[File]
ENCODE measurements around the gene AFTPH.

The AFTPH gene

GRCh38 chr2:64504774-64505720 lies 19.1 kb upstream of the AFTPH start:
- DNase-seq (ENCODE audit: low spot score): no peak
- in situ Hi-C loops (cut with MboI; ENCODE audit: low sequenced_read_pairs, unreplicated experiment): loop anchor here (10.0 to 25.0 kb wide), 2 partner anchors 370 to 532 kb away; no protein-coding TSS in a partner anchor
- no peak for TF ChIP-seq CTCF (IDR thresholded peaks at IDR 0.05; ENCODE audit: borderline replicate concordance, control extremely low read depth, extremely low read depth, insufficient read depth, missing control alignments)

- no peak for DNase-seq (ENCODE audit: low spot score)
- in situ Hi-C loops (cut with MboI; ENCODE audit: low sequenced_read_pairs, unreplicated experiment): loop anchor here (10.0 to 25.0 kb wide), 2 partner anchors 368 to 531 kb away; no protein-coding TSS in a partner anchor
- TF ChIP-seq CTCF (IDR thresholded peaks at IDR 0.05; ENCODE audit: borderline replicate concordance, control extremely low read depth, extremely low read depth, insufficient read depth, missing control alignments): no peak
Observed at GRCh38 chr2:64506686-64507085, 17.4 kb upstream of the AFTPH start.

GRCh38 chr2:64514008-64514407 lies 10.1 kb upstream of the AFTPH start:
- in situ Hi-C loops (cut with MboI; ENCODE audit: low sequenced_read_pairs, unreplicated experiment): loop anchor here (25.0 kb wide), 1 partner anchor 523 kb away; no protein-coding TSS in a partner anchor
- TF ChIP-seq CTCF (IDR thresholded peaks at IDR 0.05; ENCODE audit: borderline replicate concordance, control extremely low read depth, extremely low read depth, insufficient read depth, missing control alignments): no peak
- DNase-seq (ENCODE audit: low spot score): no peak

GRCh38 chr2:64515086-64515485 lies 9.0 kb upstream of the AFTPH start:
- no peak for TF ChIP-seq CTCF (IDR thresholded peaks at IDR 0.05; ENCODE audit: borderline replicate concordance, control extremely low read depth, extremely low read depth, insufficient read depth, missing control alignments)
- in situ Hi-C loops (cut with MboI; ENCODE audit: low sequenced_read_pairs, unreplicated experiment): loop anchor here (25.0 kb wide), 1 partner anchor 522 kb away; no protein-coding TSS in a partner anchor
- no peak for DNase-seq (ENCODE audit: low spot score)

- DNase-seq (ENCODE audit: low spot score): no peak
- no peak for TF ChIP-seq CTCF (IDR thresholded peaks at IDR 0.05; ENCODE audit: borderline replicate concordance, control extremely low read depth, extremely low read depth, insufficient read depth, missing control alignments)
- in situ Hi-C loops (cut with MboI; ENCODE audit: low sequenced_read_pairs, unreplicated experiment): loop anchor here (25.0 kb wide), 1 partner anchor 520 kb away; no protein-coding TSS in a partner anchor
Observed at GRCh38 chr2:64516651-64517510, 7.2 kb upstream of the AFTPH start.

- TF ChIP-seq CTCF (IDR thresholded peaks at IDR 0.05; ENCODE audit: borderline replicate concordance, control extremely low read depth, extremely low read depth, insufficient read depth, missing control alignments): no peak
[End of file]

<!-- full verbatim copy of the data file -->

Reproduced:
ENCODE measurements around the gene AFTPH.

The AFTPH gene

GRCh38 chr2:64504774-64505720 lies 19.1 kb upstream of the AFTPH start:
- DNase-seq (ENCODE audit: low spot score): no peak
- in situ Hi-C loops (cut with MboI; ENCODE audit: low sequenced_read_pairs, unreplicated experiment): loop anchor here (10.0 to 25.0 kb wide), 2 partner anchors 370 to 532 kb away; no protein-coding TSS in a partner anchor
- no peak for TF ChIP-seq CTCF (IDR thresholded peaks at IDR 0.05; ENCODE audit: borderline replicate concordance, control extremely low read depth, extremely low read depth, insufficient read depth, missing control alignments)

- no peak for DNase-seq (ENCODE audit: low spot score)
- in situ Hi-C loops (cut with MboI; ENCODE audit: low sequenced_read_pairs, unreplicated experiment): loop anchor here (10.0 to 25.0 kb wide), 2 partner anchors 368 to 531 kb away; no protein-coding TSS in a partner anchor
- TF ChIP-seq CTCF (IDR thresholded peaks at IDR 0.05; ENCODE audit: borderline replicate concordance, control extremely low read depth, extremely low read depth, insufficient read depth, missing control alignments): no peak
Observed at GRCh38 chr2:64506686-64507085, 17.4 kb upstream of the AFTPH start.

GRCh38 chr2:64514008-64514407 lies 10.1 kb upstream of the AFTPH start:
- in situ Hi-C loops (cut with MboI; ENCODE audit: low sequenced_read_pairs, unreplicated experiment): loop anchor here (25.0 kb wide), 1 partner anchor 523 kb away; no protein-coding TSS in a partner anchor
- TF ChIP-seq CTCF (IDR thresholded peaks at IDR 0.05; ENCODE audit: borderline replicate concordance, control extremely low read depth, extremely low read depth, insufficient read depth, missing control alignments): no peak
- DNase-seq (ENCODE audit: low spot score): no peak

GRCh38 chr2:64515086-64515485 lies 9.0 kb upstream of the AFTPH start:
- no peak for TF ChIP-seq CTCF (IDR thresholded peaks at IDR 0.05; ENCODE audit: borderline replicate concordance, control extremely low read depth, extremely low read depth, insufficient read depth, missing control alignments)
- in situ Hi-C loops (cut with MboI; ENCODE audit: low sequenced_read_pairs, unreplicated experiment): loop anchor here (25.0 kb wide), 1 partner anchor 522 kb away; no protein-coding TSS in a partner anchor
- no peak for DNase-seq (ENCODE audit: low spot score)

- DNase-seq (ENCODE audit: low spot score): no peak
- no peak for TF ChIP-seq CTCF (IDR thresholded peaks at IDR 0.05; ENCODE audit: borderline replicate concordance, control extremely low read depth, extremely low read depth, insufficient read depth, missing control alignments)
- in situ Hi-C loops (cut with MboI; ENCODE audit: low sequenced_read_pairs, unreplicated experiment): loop anchor here (25.0 kb wide), 1 partner anchor 520 kb away; no protein-coding TSS in a partner anchor
Observed at GRCh38 chr2:64516651-64517510, 7.2 kb upstream of the AFTPH start.

- TF ChIP-seq CTCF (IDR thresholded peaks at IDR 0.05; ENCODE audit: borderline replicate concordance, control extremely low read depth, extremely low read depth, insufficient read depth, missing control alignments): no peak